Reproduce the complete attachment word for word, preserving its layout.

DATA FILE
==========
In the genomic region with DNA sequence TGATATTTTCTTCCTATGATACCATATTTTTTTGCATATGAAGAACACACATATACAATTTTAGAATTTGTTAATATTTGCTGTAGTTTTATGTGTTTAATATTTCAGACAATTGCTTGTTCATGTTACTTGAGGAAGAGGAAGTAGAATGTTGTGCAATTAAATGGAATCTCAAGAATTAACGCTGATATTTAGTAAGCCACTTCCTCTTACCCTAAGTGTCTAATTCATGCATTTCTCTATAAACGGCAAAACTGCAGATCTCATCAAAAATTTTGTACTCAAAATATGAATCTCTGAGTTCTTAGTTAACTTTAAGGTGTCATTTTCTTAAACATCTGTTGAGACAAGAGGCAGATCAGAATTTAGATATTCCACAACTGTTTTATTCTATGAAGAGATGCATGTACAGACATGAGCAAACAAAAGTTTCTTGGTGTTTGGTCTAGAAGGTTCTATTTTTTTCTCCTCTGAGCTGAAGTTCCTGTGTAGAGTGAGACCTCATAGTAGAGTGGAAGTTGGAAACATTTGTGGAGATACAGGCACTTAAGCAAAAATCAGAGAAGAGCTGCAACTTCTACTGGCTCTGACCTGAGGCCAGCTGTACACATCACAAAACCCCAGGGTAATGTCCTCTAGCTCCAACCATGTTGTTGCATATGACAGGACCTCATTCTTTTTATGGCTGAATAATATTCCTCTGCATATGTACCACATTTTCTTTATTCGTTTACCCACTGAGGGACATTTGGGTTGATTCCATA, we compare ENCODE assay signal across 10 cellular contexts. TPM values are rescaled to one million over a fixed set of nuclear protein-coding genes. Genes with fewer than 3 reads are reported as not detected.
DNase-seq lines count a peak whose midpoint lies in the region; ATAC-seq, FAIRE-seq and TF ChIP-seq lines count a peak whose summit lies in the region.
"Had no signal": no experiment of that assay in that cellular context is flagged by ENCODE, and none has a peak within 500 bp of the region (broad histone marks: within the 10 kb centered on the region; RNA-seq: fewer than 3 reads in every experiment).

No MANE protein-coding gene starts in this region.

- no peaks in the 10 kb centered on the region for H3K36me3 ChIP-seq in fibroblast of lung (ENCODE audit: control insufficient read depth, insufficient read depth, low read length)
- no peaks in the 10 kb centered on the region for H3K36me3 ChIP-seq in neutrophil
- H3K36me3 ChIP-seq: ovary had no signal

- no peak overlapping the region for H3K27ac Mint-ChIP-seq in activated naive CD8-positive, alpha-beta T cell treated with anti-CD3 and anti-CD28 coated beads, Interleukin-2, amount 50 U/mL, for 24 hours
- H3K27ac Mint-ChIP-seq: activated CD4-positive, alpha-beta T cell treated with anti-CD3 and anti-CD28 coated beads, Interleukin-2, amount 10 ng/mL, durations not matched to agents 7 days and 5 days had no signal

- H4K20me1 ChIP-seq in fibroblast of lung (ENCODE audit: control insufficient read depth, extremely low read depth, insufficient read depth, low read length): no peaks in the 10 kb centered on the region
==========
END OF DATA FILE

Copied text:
In the genomic region with DNA sequence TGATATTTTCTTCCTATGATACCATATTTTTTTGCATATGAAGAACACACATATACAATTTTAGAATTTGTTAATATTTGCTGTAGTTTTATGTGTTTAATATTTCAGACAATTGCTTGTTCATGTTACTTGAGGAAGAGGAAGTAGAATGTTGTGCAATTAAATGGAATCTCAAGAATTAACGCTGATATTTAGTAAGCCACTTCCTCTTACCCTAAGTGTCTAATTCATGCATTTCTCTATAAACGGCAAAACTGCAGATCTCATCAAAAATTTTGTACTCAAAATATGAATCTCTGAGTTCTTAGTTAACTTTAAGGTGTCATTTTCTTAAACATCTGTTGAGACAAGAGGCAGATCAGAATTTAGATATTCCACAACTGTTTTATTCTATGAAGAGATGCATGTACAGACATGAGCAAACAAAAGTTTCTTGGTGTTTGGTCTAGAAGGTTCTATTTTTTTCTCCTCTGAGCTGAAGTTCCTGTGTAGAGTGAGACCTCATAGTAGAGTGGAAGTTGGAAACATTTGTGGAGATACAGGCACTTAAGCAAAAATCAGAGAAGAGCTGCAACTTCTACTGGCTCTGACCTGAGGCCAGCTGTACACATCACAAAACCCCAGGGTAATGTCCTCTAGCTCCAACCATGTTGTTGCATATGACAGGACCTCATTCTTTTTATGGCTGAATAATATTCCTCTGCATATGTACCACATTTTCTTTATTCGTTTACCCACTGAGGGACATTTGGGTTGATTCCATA, we compare ENCODE assay signal across 10 cellular contexts. TPM values are rescaled to one million over a fixed set of nuclear protein-coding genes. Genes with fewer than 3 reads are reported as not detected.
DNase-seq lines count a peak whose midpoint lies in the region; ATAC-seq, FAIRE-seq and TF ChIP-seq lines count a peak whose summit lies in the region.
"Had no signal": no experiment of that assay in that cellular context is flagged by ENCODE, and none has a peak within 500 bp of the region (broad histone marks: within the 10 kb centered on the region; RNA-seq: fewer than 3 reads in every experiment).

No MANE protein-coding gene starts in this region.

- no peaks in the 10 kb centered on the region for H3K36me3 ChIP-seq in fibroblast of lung (ENCODE audit: control insufficient read depth, insufficient read depth, low read length)
- no peaks in the 10 kb centered on the region for H3K36me3 ChIP-seq in neutrophil
- H3K36me3 ChIP-seq: ovary had no signal

- no peak overlapping the region for H3K27ac Mint-ChIP-seq in activated naive CD8-positive, alpha-beta T cell treated with anti-CD3 and anti-CD28 coated beads, Interleukin-2, amount 50 U/mL, for 24 hours
- H3K27ac Mint-ChIP-seq: activated CD4-positive, alpha-beta T cell treated with anti-CD3 and anti-CD28 coated beads, Interleukin-2, amount 10 ng/mL, durations not matched to agents 7 days and 5 days had no signal

- H4K20me1 ChIP-seq in fibroblast of lung (ENCODE audit: control insufficient read depth, extremely low read depth, insufficient read depth, low read length): no peaks in the 10 kb centered on the region